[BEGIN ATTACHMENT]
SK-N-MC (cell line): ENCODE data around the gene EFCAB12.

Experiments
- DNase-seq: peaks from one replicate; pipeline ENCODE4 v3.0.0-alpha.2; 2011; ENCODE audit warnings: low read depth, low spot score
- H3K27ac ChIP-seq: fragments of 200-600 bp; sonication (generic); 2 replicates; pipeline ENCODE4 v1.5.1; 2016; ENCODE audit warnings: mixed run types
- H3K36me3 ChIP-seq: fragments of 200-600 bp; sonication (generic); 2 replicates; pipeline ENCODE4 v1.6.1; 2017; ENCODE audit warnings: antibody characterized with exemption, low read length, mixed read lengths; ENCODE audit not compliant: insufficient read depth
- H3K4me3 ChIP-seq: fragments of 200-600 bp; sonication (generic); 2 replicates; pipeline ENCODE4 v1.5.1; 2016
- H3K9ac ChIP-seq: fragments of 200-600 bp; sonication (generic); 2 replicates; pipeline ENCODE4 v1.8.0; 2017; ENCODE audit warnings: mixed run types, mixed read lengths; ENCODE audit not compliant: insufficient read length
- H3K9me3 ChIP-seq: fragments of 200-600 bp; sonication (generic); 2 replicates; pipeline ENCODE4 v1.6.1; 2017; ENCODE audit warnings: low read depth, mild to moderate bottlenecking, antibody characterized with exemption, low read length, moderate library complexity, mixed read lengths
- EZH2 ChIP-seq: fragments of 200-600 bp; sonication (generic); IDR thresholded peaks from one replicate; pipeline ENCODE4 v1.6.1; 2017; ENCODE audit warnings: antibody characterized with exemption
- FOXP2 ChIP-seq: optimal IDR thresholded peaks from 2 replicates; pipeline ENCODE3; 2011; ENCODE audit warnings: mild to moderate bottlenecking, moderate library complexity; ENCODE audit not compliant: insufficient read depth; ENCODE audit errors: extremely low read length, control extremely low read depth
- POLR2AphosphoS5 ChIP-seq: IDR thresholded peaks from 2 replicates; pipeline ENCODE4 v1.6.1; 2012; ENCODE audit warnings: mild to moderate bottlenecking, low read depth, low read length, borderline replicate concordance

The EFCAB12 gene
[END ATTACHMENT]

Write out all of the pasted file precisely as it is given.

SK-N-MC (cell line): ENCODE data around the gene EFCAB12.

Experiments
- DNase-seq: peaks from one replicate; pipeline ENCODE4 v3.0.0-alpha.2; 2011; ENCODE audit warnings: low read depth, low spot score
- H3K27ac ChIP-seq: fragments of 200-600 bp; sonication (generic); 2 replicates; pipeline ENCODE4 v1.5.1; 2016; ENCODE audit warnings: mixed run types
- H3K36me3 ChIP-seq: fragments of 200-600 bp; sonication (generic); 2 replicates; pipeline ENCODE4 v1.6.1; 2017; ENCODE audit warnings: antibody characterized with exemption, low read length, mixed read lengths; ENCODE audit not compliant: insufficient read depth
- H3K4me3 ChIP-seq: fragments of 200-600 bp; sonication (generic); 2 replicates; pipeline ENCODE4 v1.5.1; 2016
- H3K9ac ChIP-seq: fragments of 200-600 bp; sonication (generic); 2 replicates; pipeline ENCODE4 v1.8.0; 2017; ENCODE audit warnings: mixed run types, mixed read lengths; ENCODE audit not compliant: insufficient read length
- H3K9me3 ChIP-seq: fragments of 200-600 bp; sonication (generic); 2 replicates; pipeline ENCODE4 v1.6.1; 2017; ENCODE audit warnings: low read depth, mild to moderate bottlenecking, antibody characterized with exemption, low read length, moderate library complexity, mixed read lengths
- EZH2 ChIP-seq: fragments of 200-600 bp; sonication (generic); IDR thresholded peaks from one replicate; pipeline ENCODE4 v1.6.1; 2017; ENCODE audit warnings: antibody characterized with exemption
- FOXP2 ChIP-seq: optimal IDR thresholded peaks from 2 replicates; pipeline ENCODE3; 2011; ENCODE audit warnings: mild to moderate bottlenecking, moderate library complexity; ENCODE audit not compliant: insufficient read depth; ENCODE audit errors: extremely low read length, control extremely low read depth
- POLR2AphosphoS5 ChIP-seq: IDR thresholded peaks from 2 replicates; pipeline ENCODE4 v1.6.1; 2012; ENCODE audit warnings: mild to moderate bottlenecking, low read depth, low read length, borderline replicate concordance

The EFCAB12 gene